There are more medical marijuana dispensaries than Starbucks locations in town -- and any number of publications that focus on the state's booming MMJ business. The Auraria Library has an archive of these publications, as well as more historic materials dealing with cannabis. Pamphlets and publications have been a mainstay in many political causes. Suffragists had theSuffrage Journal
; abolitionists had theLiberator
(so did Socialists, as it was evidently a pretty popular name for a magazine -- see below); anti-Prohibitionists had smaller pamphlets like theAnti-Prohibitionist Monthly
. With a ballot initiative this year that would make marijuana legal, Rosemary Evetts,Auraria Library
's archivist, saw the current publications focusing on MMJ as future historical artifacts, and started collecting them. Evetts has been stashing magazines ranging fromKush Magazine
tothe Hemp Connoisseur
, among others. Each month, she makes the rounds to the dispensaries that carry copies of these publications and takes them back to the archives to be catalogued for future research. Some of the dispensaries have started setting them aside for her in advance, so that they're ready for her collection when she comes in.
Traditionally, archivists don't go looking for items to fill their shelves. But occasionally, they're in the unique position to shape history by determining what has merit for preservation -- and that may include items that other archives have yet to recognize as having merit. Evetts is doing original cataloging of these journals; a survey of WorldCat (a searchable online database of library collections) shows that Auraria is the only library in the world with such a collection. Evetts has already had to pull the publications to help a student with research -- an international student who was assigned to write about some point of cultural contrast.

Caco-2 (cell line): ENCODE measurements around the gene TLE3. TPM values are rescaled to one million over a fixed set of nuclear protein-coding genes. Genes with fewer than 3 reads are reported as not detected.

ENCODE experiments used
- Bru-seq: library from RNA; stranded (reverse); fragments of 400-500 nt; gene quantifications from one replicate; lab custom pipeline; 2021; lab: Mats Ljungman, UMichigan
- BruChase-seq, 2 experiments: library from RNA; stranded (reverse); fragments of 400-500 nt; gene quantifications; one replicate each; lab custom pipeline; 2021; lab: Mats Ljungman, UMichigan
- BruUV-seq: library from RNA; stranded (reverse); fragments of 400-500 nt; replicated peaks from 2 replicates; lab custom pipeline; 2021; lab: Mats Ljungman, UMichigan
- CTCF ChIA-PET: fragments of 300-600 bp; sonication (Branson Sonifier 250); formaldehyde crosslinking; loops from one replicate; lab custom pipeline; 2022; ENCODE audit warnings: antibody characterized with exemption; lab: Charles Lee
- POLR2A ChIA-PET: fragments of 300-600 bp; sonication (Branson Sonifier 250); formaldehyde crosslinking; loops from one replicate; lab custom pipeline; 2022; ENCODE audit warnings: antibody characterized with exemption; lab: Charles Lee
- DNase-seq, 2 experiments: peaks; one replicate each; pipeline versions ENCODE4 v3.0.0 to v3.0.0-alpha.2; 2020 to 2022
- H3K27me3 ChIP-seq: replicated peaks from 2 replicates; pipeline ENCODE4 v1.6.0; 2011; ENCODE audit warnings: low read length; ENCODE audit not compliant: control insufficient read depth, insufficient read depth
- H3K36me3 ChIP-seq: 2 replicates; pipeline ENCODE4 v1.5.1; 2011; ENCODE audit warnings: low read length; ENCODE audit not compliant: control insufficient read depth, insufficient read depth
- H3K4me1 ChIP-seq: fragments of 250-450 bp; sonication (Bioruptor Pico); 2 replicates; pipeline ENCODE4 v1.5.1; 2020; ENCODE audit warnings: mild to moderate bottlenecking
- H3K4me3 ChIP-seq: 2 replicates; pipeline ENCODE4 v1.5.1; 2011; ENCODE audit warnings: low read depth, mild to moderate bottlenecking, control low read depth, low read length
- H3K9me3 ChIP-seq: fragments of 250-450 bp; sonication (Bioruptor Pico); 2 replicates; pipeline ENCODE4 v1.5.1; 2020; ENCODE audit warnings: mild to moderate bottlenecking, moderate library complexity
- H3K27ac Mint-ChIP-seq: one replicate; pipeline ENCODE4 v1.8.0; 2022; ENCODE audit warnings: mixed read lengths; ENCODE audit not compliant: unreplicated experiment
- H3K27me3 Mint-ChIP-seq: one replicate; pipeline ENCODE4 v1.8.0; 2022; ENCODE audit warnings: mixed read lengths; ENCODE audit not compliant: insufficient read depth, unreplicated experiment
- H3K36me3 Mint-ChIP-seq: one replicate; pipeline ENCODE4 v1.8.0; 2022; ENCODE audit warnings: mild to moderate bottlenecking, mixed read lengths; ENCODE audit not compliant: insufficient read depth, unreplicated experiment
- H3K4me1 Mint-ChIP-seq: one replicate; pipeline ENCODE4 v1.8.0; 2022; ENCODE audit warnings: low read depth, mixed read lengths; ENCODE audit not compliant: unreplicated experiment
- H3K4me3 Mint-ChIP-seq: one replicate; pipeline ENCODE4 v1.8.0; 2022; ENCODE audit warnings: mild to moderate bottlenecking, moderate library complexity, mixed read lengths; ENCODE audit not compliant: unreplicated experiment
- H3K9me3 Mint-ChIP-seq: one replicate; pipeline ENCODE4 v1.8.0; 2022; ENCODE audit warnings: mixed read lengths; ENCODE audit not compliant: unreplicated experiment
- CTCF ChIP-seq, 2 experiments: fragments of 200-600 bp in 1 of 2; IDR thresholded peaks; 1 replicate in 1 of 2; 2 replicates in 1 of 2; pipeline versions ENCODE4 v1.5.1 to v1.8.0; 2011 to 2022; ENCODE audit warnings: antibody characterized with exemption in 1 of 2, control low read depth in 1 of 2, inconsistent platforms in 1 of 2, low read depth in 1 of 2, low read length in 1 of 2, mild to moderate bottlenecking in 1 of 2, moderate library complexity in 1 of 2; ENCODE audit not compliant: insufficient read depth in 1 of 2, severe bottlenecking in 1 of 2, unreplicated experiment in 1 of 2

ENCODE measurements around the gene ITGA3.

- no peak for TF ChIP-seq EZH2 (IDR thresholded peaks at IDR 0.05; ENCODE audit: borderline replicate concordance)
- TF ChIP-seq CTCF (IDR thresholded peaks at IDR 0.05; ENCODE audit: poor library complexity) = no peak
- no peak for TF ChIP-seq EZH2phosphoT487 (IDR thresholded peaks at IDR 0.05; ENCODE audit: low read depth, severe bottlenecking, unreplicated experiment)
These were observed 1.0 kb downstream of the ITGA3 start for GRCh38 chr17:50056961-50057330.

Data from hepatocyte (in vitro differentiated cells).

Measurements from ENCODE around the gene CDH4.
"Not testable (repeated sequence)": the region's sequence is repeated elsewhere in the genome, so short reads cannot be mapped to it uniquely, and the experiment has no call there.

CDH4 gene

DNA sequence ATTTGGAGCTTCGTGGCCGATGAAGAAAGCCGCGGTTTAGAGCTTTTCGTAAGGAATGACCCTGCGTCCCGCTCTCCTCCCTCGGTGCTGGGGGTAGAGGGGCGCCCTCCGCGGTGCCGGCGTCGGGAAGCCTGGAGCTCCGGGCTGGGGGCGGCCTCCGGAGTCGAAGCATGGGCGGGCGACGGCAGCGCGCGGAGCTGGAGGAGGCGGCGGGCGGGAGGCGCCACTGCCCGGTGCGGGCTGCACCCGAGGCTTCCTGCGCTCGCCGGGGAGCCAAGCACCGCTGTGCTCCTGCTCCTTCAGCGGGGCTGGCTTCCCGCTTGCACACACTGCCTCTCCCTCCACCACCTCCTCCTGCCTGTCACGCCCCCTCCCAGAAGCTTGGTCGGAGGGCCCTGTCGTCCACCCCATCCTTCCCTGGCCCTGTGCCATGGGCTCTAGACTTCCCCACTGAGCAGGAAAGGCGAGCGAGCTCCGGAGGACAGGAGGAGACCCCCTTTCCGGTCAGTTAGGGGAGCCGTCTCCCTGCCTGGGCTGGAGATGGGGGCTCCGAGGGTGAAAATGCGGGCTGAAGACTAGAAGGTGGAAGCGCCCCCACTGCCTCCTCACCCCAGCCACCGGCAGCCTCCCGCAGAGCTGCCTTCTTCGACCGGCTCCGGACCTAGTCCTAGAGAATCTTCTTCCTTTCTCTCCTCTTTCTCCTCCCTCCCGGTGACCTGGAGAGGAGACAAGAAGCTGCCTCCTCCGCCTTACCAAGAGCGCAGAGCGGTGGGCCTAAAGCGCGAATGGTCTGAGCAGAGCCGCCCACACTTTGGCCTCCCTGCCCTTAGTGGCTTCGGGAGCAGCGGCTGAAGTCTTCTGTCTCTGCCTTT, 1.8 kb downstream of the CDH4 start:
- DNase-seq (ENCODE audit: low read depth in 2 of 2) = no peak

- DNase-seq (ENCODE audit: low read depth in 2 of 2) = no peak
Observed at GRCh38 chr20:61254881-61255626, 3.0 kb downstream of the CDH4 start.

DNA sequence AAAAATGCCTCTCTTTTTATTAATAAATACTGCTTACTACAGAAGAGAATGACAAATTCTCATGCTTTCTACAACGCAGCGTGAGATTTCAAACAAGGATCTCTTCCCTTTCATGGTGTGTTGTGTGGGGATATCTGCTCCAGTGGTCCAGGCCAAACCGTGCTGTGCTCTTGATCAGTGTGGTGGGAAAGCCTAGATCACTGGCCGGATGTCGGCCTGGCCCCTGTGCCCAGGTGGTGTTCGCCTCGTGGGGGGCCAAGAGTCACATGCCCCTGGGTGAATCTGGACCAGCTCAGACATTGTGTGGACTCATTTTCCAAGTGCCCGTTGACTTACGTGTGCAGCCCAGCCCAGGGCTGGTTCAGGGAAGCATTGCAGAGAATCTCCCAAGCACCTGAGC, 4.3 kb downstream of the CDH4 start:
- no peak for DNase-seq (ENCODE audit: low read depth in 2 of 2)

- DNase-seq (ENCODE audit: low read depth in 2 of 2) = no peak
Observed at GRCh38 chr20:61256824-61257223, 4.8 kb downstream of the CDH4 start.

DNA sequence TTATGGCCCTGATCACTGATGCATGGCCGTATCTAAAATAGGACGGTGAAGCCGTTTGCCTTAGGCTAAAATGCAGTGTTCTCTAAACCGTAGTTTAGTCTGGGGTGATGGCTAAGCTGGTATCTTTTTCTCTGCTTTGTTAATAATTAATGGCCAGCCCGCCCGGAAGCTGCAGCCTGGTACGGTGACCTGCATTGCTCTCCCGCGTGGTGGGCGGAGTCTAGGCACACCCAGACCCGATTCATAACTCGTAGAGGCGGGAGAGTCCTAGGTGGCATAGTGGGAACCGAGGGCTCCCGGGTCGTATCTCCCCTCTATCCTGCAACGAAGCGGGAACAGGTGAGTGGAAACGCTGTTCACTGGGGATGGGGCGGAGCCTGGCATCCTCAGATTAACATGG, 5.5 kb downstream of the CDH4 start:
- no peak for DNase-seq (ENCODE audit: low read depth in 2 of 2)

Should it be left completely up to archivists to try to predict whether certain contemporary materials will have historical merit, given the space limitations in archives? There is a good case for the relevance of publications in the medical marijuana subject heading, but who should ultimately decide if they get a place in the archives while other things must be "deaccessioned"?
If you like this story, consider signing up for our email newsletters.
SHOW ME HOW
You have successfully signed up for your selected newsletter(s) - please keep an eye on your mailbox, we're movin' in!
For more from Auraria Library's Archives and Special Collections department, check out last week's column on Ed White and Allen Ginsberg.